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Digital transformation roadmap: People before platform

Every organization needs a digital transformation roadmap. For IT executive Neil Gomes, his plan starts with people and ends with the platform. At the Gartner Symposium in Orlando, Fla., SearchCIO asked Gomes, who is the vice president for technology innovation and consumer experience at Thomas Jefferson University, where IT execs should begin when planning their organizations' digital transformation roadmap. In this video, Gomes lays out four key areas that he focused on during his organization's transformation journey.  

Neil Gomes: Digital transformation should be enabled by IT and IT groups but really shouldn't be centered in that space. I think [Thomas Jefferson University] has a good track record for health systems in the last two and half years. We've transformed the organization. We've got students, patients, staff, doctors and researchers working with us and trying to innovate in the digital space, as well as achieving a lot of success in that space.    

How we've done it is, first, focus on people. It's always a very important factor. We want to get the right people in and we want them to want to stay, so we create an environment that is conducive to that. Fortunately, the kind of work we do is very meaningful. We are an education and research and health enterprise, so we help people live better lives, save lives, and then educate people so that they can help other people live better lives and save lives. It's an easy thing to convince people to work with us because there's an altruistic motive there too.  Apart from that, it's also about building the right type of environment. We attract people from companies -- Silicon Valley-types of companies -- that could certainly leave and do really well for themselves if they wanted to, but we managed to hold on to them. That's the first step. Get the right people, the who before the what.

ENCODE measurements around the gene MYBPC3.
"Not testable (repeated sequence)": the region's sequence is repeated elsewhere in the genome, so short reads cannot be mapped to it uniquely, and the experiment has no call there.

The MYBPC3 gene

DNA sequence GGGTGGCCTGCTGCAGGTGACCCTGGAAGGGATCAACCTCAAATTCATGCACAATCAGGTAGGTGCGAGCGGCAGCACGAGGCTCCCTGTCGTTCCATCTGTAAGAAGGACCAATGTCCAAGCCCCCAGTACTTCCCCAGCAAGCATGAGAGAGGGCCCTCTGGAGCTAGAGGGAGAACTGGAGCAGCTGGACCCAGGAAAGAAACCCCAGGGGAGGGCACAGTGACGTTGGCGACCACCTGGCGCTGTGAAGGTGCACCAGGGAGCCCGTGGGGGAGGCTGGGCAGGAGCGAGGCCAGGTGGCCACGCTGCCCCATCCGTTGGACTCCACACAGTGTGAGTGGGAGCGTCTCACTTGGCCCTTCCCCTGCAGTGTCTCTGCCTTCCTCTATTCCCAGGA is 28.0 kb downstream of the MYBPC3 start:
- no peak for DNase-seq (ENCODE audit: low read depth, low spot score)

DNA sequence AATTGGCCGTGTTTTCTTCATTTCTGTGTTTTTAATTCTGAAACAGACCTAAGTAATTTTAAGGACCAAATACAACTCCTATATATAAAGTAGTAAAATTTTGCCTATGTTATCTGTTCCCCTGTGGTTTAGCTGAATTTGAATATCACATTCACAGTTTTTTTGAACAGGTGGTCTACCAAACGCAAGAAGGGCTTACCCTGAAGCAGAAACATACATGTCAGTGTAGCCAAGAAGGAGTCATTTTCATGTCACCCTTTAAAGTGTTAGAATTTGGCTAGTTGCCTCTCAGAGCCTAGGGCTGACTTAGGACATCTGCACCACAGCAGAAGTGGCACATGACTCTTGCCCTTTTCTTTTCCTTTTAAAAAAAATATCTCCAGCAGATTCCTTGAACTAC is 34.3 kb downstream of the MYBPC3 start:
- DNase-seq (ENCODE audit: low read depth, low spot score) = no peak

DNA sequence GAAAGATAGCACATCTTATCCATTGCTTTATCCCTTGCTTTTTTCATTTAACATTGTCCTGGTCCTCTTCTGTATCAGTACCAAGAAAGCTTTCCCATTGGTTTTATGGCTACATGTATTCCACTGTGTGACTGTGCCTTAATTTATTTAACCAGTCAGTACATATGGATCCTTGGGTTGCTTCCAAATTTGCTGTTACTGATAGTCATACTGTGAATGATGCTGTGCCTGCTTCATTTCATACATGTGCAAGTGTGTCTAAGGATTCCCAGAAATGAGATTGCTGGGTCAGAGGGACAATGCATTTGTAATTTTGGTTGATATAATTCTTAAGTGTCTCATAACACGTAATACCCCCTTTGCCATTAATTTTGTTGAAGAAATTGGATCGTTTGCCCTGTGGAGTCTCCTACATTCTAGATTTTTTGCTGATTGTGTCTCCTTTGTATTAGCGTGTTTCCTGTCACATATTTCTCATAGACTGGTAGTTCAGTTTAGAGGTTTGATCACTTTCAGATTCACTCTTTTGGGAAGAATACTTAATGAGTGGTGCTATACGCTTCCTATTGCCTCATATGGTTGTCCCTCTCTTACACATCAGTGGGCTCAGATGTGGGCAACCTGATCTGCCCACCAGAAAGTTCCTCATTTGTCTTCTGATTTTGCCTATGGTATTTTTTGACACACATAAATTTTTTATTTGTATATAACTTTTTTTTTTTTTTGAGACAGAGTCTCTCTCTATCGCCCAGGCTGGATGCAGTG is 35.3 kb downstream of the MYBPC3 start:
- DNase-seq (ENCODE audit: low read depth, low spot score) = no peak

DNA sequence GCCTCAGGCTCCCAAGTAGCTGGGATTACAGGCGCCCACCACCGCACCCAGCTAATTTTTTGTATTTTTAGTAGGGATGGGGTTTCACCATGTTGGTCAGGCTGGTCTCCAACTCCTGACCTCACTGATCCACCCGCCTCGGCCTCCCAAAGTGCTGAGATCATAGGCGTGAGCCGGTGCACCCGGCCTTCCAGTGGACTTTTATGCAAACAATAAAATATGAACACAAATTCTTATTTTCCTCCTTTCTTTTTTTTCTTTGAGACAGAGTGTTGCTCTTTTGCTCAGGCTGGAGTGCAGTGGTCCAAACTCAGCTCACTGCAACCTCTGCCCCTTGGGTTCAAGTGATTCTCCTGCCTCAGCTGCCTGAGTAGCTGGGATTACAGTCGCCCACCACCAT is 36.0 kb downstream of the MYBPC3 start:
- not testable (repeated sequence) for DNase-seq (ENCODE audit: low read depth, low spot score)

Get the right people, the who before the what.

Then, of course, you have to expose yourself to as much as is out there. [You must do it] in a way that doesn't diffuse you too much and enables you to learn from not just healthcare and education institutions, in our case, but also from everyone else. This is why I and a lot of my team members come to conferences and community events where people share stories. I think that's very important.  

The third part is picking the right partners. I pick vendors almost like I pick employees. It's like a recruitment process for us. [With employee hiring,] we take a long time to pick the right person because we want to be sure that they'll be able to fit into the culture, that they would be able to contribute to it, that they really care about being where we are and that they're self-motivated to be the best at what they do. It's the same with a vendor; it's not just a transactional system. We don't want that. We want the vendor to have as much skin in the game as we do, and be as invested in our success as we are. I think that is the third piece that you absolutely need in there.

Then, finally, it comes down to what you have developed as a platform. I think those are the key areas in how we enable digital transformation.

For more on crafting a digital transformation roadmap, first read why you need one, then learn about Rosetta Stone's digital journey and how the Patriots are tapping digital technology to create a better customer experience.

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